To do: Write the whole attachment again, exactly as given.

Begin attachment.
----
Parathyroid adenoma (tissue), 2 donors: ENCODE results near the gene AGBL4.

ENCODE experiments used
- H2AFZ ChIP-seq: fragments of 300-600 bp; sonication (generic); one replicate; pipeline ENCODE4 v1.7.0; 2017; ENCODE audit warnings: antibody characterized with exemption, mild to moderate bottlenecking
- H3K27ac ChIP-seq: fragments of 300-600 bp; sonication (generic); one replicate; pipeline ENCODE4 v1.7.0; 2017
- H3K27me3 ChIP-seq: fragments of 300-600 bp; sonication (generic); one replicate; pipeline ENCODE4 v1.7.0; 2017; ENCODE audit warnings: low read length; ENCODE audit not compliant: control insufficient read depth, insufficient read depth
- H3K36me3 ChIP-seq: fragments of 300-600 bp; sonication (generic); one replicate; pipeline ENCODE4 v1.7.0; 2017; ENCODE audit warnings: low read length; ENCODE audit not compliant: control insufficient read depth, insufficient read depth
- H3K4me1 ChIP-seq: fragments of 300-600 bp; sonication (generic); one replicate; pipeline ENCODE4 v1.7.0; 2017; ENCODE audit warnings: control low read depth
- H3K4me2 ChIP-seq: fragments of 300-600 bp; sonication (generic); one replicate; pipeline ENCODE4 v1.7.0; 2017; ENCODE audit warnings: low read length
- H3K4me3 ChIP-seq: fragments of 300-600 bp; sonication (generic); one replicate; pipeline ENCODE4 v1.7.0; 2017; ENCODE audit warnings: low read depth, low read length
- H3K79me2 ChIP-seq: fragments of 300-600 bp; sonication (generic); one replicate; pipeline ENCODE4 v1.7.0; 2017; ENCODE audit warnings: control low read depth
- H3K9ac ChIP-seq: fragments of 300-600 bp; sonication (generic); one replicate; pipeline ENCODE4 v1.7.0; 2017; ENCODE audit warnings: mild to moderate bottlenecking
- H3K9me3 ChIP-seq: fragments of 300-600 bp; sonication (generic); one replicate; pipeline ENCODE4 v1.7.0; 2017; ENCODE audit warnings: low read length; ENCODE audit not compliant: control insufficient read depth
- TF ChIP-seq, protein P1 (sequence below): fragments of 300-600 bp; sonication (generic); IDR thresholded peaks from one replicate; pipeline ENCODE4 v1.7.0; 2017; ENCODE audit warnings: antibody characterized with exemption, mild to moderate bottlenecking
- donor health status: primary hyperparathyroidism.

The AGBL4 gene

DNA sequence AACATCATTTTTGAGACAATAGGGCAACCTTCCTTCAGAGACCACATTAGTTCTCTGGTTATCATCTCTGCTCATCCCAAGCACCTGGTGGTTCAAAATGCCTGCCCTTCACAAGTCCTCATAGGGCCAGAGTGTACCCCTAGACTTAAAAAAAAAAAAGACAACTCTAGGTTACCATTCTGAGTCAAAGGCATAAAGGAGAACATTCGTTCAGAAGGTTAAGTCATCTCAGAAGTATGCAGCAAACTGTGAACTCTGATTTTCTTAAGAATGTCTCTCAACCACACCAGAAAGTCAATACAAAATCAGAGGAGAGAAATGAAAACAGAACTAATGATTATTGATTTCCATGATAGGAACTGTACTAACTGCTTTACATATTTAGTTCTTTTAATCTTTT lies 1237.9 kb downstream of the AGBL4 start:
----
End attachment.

Parathyroid adenoma (tissue), 2 donors: ENCODE results near the gene AGBL4.

ENCODE experiments used
- H2AFZ ChIP-seq: fragments of 300-600 bp; sonication (generic); one replicate; pipeline ENCODE4 v1.7.0; 2017; ENCODE audit warnings: antibody characterized with exemption, mild to moderate bottlenecking
- H3K27ac ChIP-seq: fragments of 300-600 bp; sonication (generic); one replicate; pipeline ENCODE4 v1.7.0; 2017
- H3K27me3 ChIP-seq: fragments of 300-600 bp; sonication (generic); one replicate; pipeline ENCODE4 v1.7.0; 2017; ENCODE audit warnings: low read length; ENCODE audit not compliant: control insufficient read depth, insufficient read depth
- H3K36me3 ChIP-seq: fragments of 300-600 bp; sonication (generic); one replicate; pipeline ENCODE4 v1.7.0; 2017; ENCODE audit warnings: low read length; ENCODE audit not compliant: control insufficient read depth, insufficient read depth
- H3K4me1 ChIP-seq: fragments of 300-600 bp; sonication (generic); one replicate; pipeline ENCODE4 v1.7.0; 2017; ENCODE audit warnings: control low read depth
- H3K4me2 ChIP-seq: fragments of 300-600 bp; sonication (generic); one replicate; pipeline ENCODE4 v1.7.0; 2017; ENCODE audit warnings: low read length
- H3K4me3 ChIP-seq: fragments of 300-600 bp; sonication (generic); one replicate; pipeline ENCODE4 v1.7.0; 2017; ENCODE audit warnings: low read depth, low read length
- H3K79me2 ChIP-seq: fragments of 300-600 bp; sonication (generic); one replicate; pipeline ENCODE4 v1.7.0; 2017; ENCODE audit warnings: control low read depth
- H3K9ac ChIP-seq: fragments of 300-600 bp; sonication (generic); one replicate; pipeline ENCODE4 v1.7.0; 2017; ENCODE audit warnings: mild to moderate bottlenecking
- H3K9me3 ChIP-seq: fragments of 300-600 bp; sonication (generic); one replicate; pipeline ENCODE4 v1.7.0; 2017; ENCODE audit warnings: low read length; ENCODE audit not compliant: control insufficient read depth
- TF ChIP-seq, protein P1 (sequence below): fragments of 300-600 bp; sonication (generic); IDR thresholded peaks from one replicate; pipeline ENCODE4 v1.7.0; 2017; ENCODE audit warnings: antibody characterized with exemption, mild to moderate bottlenecking
- donor health status: primary hyperparathyroidism.

The AGBL4 gene

DNA sequence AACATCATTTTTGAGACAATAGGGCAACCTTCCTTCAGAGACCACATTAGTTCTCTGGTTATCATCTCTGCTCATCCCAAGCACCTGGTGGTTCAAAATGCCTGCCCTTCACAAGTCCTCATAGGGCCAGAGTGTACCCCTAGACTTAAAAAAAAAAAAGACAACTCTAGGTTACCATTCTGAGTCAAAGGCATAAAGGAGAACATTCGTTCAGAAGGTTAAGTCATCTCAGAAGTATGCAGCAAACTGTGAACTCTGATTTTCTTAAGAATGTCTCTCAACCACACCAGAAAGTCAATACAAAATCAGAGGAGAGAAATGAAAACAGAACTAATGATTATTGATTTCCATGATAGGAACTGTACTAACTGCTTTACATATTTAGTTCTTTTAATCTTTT lies 1237.9 kb downstream of the AGBL4 start: